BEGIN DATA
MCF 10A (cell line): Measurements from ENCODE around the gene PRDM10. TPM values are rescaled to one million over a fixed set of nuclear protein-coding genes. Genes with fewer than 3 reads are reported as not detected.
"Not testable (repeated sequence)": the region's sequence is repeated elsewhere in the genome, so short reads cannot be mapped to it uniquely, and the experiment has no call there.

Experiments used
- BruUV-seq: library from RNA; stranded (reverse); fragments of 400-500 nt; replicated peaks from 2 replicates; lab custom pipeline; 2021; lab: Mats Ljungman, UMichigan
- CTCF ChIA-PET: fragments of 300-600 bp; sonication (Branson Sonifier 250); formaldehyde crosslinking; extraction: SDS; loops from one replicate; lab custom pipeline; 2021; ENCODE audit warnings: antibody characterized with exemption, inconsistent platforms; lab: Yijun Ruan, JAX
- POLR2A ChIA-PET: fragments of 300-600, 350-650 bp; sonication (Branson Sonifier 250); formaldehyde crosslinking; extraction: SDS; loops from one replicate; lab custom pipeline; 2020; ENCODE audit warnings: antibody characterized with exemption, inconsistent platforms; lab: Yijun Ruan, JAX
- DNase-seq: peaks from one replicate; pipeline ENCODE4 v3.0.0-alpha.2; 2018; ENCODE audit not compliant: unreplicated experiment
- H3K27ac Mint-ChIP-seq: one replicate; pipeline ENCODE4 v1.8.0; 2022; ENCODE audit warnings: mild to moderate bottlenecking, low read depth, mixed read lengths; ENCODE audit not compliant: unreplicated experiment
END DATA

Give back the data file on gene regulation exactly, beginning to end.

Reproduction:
MCF 10A (cell line): Measurements from ENCODE around the gene PRDM10. TPM values are rescaled to one million over a fixed set of nuclear protein-coding genes. Genes with fewer than 3 reads are reported as not detected.
"Not testable (repeated sequence)": the region's sequence is repeated elsewhere in the genome, so short reads cannot be mapped to it uniquely, and the experiment has no call there.

Experiments used
- BruUV-seq: library from RNA; stranded (reverse); fragments of 400-500 nt; replicated peaks from 2 replicates; lab custom pipeline; 2021; lab: Mats Ljungman, UMichigan
- CTCF ChIA-PET: fragments of 300-600 bp; sonication (Branson Sonifier 250); formaldehyde crosslinking; extraction: SDS; loops from one replicate; lab custom pipeline; 2021; ENCODE audit warnings: antibody characterized with exemption, inconsistent platforms; lab: Yijun Ruan, JAX
- POLR2A ChIA-PET: fragments of 300-600, 350-650 bp; sonication (Branson Sonifier 250); formaldehyde crosslinking; extraction: SDS; loops from one replicate; lab custom pipeline; 2020; ENCODE audit warnings: antibody characterized with exemption, inconsistent platforms; lab: Yijun Ruan, JAX
- DNase-seq: peaks from one replicate; pipeline ENCODE4 v3.0.0-alpha.2; 2018; ENCODE audit not compliant: unreplicated experiment
- H3K27ac Mint-ChIP-seq: one replicate; pipeline ENCODE4 v1.8.0; 2022; ENCODE audit warnings: mild to moderate bottlenecking, low read depth, mixed read lengths; ENCODE audit not compliant: unreplicated experiment